Now, imagine a world where co-working spaces are optimizing energy consumption, including a food bar and are nearby so you could walk or use alternative transportation instead of driving there for hours. That, to me, is the office of the future.

What Can You Do Today

If you have a leading role in your company, try giving your employees at least one remote day. Apart from a greener environment, you will face increased productivity and long-term impact on your company.

If you’re employed in a company, try by sharing this with your managers and the team. We can do so much just by speaking up and spreading the voice. If it doesn’t work, you can always try to be more aware of your daily habits. Try using reusable coffee cups instead of getting a new one every time you hit Starbucks. Think about energy spending at your office as much as you think about what you spend at home. And, try using alternative means of transportation for your daily commute. A small change in our habits can have a big impact on the environment.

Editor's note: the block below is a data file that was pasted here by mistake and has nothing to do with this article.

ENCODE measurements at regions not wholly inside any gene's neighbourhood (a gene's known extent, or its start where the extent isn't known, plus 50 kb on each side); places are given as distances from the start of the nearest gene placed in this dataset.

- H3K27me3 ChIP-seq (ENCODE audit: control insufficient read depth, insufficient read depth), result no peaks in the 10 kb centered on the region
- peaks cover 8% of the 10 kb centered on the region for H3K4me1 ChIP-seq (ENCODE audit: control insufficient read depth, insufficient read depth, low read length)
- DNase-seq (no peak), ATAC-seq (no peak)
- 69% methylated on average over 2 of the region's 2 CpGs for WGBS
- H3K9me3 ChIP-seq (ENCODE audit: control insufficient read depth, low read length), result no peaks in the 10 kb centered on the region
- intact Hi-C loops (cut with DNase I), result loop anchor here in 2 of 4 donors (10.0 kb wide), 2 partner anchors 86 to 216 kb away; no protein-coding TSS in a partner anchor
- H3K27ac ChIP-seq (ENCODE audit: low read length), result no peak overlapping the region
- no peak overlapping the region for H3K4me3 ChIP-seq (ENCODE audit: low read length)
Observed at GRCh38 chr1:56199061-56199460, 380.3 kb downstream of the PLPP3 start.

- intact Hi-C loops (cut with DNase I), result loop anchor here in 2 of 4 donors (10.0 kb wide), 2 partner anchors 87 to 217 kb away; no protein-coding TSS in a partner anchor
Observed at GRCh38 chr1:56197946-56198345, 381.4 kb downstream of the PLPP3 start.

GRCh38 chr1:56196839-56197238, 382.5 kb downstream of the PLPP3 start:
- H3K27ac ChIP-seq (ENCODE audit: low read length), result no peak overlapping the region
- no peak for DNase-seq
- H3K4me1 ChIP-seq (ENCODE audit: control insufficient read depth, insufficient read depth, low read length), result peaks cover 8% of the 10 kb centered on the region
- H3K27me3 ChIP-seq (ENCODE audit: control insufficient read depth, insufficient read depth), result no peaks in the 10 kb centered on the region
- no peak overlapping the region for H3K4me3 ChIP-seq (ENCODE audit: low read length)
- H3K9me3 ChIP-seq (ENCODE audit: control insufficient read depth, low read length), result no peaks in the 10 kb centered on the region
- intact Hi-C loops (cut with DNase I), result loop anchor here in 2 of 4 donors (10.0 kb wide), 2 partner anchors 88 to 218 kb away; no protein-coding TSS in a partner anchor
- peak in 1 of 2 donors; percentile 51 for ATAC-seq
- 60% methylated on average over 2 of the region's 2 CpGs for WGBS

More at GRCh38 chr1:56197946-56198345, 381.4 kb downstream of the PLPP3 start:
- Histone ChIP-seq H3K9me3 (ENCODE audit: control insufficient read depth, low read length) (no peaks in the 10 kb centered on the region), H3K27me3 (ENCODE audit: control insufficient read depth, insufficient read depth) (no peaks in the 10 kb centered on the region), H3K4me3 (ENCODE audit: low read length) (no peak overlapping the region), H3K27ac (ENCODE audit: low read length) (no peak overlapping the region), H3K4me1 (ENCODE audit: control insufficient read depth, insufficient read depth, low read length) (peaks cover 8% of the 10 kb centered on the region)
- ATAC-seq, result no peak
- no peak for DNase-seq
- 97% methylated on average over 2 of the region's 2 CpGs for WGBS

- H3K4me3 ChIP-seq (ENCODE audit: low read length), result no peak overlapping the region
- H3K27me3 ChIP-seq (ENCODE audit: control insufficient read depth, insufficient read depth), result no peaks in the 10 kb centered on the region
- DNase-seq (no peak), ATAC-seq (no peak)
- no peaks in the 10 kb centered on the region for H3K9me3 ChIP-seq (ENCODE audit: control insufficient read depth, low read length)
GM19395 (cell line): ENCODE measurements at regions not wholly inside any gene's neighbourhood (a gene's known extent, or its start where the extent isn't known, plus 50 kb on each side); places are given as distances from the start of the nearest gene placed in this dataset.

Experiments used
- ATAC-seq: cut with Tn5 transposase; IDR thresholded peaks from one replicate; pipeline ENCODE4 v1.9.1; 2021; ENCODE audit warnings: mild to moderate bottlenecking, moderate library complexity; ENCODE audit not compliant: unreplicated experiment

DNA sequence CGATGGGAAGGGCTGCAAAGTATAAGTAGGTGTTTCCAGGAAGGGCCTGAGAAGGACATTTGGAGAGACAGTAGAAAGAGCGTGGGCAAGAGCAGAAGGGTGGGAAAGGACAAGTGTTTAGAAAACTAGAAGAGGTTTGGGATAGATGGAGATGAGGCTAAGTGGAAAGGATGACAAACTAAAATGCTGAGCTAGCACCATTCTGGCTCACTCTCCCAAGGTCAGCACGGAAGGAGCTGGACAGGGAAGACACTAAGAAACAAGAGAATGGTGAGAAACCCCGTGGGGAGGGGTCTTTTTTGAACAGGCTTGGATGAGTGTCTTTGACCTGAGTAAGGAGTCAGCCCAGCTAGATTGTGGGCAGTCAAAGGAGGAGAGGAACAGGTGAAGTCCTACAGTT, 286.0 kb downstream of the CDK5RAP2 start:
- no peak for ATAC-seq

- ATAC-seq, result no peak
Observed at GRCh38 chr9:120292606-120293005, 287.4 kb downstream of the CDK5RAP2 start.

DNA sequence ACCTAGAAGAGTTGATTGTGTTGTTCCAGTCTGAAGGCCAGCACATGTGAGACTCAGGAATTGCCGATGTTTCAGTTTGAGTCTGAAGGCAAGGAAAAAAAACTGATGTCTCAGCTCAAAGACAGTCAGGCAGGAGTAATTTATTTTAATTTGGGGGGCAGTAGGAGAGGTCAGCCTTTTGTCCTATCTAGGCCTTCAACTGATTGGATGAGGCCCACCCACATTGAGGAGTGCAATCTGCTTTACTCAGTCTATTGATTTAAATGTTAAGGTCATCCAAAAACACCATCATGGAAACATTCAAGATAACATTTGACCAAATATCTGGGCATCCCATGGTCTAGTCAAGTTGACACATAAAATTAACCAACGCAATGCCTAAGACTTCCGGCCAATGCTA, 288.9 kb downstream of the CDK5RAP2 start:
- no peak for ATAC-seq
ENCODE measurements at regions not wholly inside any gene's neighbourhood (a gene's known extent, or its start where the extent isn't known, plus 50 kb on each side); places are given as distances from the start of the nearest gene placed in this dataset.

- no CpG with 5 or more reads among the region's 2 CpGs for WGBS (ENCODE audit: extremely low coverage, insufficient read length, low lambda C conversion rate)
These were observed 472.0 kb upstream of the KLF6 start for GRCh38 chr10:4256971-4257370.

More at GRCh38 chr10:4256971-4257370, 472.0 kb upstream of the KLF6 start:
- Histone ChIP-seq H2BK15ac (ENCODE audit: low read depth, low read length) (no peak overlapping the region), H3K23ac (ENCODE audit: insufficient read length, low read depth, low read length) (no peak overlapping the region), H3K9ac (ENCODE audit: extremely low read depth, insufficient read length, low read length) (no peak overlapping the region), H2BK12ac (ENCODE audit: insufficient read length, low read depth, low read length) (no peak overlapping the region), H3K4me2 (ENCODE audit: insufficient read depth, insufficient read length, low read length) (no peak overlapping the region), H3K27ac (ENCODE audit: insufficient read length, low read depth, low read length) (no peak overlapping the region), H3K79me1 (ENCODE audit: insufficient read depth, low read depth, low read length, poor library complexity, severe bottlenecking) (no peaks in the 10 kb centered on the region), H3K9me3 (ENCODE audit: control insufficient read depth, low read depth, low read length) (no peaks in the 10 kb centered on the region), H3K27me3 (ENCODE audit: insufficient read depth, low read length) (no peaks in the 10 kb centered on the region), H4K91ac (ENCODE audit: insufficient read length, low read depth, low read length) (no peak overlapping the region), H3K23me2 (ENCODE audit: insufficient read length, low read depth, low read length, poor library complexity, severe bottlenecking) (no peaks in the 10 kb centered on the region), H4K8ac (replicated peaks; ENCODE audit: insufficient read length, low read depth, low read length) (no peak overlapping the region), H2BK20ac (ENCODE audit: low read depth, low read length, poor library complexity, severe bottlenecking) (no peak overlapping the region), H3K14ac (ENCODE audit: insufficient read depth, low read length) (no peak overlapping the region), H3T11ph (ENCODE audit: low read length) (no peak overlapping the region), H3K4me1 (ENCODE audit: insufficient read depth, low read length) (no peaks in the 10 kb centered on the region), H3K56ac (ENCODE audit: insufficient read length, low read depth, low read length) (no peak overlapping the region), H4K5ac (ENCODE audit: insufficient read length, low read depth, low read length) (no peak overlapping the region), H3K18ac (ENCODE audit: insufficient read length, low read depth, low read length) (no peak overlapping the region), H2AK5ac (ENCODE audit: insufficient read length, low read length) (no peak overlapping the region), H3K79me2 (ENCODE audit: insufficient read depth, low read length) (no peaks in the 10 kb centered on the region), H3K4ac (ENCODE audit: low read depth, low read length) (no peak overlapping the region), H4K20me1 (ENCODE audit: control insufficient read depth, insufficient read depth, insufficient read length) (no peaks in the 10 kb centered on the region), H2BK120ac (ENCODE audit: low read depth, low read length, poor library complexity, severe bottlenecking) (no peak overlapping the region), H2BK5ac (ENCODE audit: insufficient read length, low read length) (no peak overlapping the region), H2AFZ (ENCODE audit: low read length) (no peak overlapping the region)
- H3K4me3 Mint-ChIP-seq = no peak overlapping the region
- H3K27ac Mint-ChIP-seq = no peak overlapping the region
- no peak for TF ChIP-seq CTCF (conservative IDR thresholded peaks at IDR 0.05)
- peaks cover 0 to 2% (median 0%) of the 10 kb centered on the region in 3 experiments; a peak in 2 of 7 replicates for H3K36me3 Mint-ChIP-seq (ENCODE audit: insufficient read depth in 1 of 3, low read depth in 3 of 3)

Conclusion

Remote work does not only benefit the business, but it also benefits the environment. By embracing remote work, we can:

  • Lower pollution, global warming and improve the general health just by lowering the commute.
  • Decentralize the system and have great living conditions in small towns as well as large tech centers.
  • Build the office of the future: embrace coworking spaces and get a self-sustainable office environment and people to socialize with.

You can make a significant improvement to the environment just by introducing one single remote day in your workweek. Try it, it will not only benefit the environment but it will also result in a more productive team.

Katerina Trajchevska
CEO and Senior Software Engineer